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I made a label that incorporated a picture of my daughter standing in front of Laura’s house in Mansfield.

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I gave her the quilt on Mother’s Day and she was very happy with it.  It measures 38×38 inches – a big wall hanging or a small lap quilt.  Her dog, Daisy, looks anxious to have it on the couch where she can get cuddly with it.

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I wanted to make a wall hanging for myself but not that big and I didn’t want to work with the same materials again, so I reduced the pattern by 50% and came up with a wall hanging in blue that is 22×22 inches.

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I like both versions very much.  It would be a good pattern for a quilter with a bit of experience rather than a beginner since the instructions aren’t too detailed.

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*Plum Creek Patchwork – 1410 County Highway #5 – Walnut Grove, MN 56180

From Scraps to Panels to Backings and Linings

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In 2008, I made a nice hooded jacket out of some really cute Scottie fabric and ever since then I have been shuffling around a small bag of scraps, hoping to find the perfect project for them.  Since I reached my goal for 2014 of using up every small scrap I had other than special fabric like this, I’m a little ruthless in wanting to avoid saving any more small bags of scraps.  I decided to go ahead and use this material in one of my favorite ways – to make panels that can be used as backings for wall hangings and small quilts, backings for cushions, linings for tote bags and other small projects, etc.

The first step is to take all the crumpled pieces of fabric out of the bag and press them.  Then begin cutting them into pieces that will be formed into blocks.  I like to make 5-inch blocks partly because they are easy to work with and partly because my ruler is 5 inches wide and makes measuring/cutting easy.  So, first I cut any 5 inch blocks I can get out of the fabric.

Then, I cut strips 5 inches or more longer x 1-½ inches wide.

The rest of the fabric is cut into blocks, strips or rectangles at least 1-½ inches and on up to 5 inches.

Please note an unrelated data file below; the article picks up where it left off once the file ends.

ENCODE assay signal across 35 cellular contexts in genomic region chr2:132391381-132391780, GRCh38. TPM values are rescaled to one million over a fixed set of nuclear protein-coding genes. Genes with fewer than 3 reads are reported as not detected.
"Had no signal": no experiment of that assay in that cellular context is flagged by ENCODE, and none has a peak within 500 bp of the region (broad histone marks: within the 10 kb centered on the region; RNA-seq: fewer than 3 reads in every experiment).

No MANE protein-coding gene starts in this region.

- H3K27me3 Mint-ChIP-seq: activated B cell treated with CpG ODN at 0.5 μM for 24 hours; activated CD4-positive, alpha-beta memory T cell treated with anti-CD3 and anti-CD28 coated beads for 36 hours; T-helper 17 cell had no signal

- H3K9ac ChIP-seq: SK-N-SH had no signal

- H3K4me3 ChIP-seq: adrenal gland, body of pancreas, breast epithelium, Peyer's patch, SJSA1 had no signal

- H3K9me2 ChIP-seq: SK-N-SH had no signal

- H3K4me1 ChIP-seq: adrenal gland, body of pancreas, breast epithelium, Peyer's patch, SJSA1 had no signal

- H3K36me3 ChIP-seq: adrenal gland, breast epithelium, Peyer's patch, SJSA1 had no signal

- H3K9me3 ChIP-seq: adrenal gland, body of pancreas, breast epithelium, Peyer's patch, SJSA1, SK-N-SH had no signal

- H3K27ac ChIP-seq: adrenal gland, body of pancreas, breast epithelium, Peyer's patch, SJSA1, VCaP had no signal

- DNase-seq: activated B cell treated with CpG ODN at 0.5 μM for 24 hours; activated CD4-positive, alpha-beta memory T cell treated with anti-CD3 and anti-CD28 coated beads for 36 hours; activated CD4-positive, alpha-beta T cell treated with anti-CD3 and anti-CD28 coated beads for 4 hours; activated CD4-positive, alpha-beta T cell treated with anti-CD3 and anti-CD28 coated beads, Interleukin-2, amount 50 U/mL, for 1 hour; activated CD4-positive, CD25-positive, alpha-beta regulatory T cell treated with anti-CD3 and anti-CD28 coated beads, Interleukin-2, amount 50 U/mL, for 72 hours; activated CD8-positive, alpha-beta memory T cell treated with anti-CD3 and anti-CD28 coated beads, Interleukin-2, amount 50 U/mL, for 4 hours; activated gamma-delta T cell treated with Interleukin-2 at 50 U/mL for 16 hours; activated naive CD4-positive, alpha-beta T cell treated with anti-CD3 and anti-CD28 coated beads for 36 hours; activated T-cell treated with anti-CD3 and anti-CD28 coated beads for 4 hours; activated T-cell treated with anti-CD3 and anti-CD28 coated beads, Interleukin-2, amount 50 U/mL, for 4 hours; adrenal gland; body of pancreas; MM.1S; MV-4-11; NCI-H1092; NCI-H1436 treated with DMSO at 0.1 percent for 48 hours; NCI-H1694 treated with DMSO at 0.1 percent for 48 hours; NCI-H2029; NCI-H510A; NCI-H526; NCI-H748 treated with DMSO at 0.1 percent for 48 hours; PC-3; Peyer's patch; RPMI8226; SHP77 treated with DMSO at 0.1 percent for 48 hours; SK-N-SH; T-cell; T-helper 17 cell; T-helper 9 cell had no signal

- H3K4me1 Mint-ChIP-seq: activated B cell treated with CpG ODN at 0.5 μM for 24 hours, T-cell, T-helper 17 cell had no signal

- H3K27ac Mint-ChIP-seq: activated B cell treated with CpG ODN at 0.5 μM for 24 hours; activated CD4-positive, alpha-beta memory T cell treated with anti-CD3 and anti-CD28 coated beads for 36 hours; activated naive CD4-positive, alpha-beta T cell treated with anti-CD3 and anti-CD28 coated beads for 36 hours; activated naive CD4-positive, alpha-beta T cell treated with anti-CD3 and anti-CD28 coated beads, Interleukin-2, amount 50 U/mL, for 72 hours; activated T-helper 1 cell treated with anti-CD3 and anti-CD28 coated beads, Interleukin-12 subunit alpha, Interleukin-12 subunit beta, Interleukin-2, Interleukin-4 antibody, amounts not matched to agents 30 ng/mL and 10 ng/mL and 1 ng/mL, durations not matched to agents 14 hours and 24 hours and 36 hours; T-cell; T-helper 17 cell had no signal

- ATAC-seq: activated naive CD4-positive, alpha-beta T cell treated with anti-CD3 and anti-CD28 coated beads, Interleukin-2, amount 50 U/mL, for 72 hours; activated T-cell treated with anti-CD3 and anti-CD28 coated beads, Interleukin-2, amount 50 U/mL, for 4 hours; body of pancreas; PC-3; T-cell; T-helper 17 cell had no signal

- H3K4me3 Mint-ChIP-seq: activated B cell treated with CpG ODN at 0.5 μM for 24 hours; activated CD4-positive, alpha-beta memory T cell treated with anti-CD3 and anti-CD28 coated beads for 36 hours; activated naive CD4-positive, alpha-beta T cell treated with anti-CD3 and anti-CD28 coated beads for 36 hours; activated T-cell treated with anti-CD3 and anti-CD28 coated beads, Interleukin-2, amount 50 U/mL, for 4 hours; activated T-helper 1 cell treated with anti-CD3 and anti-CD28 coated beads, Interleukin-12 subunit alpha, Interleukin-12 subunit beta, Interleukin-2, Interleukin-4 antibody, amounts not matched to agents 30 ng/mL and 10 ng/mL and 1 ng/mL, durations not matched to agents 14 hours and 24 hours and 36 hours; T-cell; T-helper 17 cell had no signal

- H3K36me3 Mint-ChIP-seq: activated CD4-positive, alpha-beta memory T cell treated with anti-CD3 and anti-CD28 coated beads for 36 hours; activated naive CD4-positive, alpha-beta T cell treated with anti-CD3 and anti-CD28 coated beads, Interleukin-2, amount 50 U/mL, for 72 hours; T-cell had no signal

The fabric pieces are placed in stacks – 5-inch squares, strips or pieces that are 5 inches wide, pieces that are various widths and shapes, and strips.

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I start first with the various pieces and strip-sew them to one of the strips, using ¼ inch seams.

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This sewn strip is cut apart …

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…pressed….

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…and trimmed.

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Then, these joined pieces are sewn onto another strip, cut, pressed and trimmed until all of the pieces have been joined to something.  These joined pieces are sewn to other pieces to form a 5 inch block.

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Any 5-inch wide pieces are to sewn together or to other joined pieces to form 5-inch blocks.  If I run short of fabric, I keep a supply of white or neutral colored strips on hand to finish off blocks.

When all of the fabric has been used, the blocks are sewn together in panels.  If I know the measurement for a particular project, I sew the blocks to form that size panel.  If I’m sewing for storage, I like panels that are two blocks across and three blocks down.  This happens to work well for the projects I make.  The panels can be joined or cut as needed.

The Scottie fabric gave me enough to make one panel that is 22-½ inches long x 9-½ inches wide.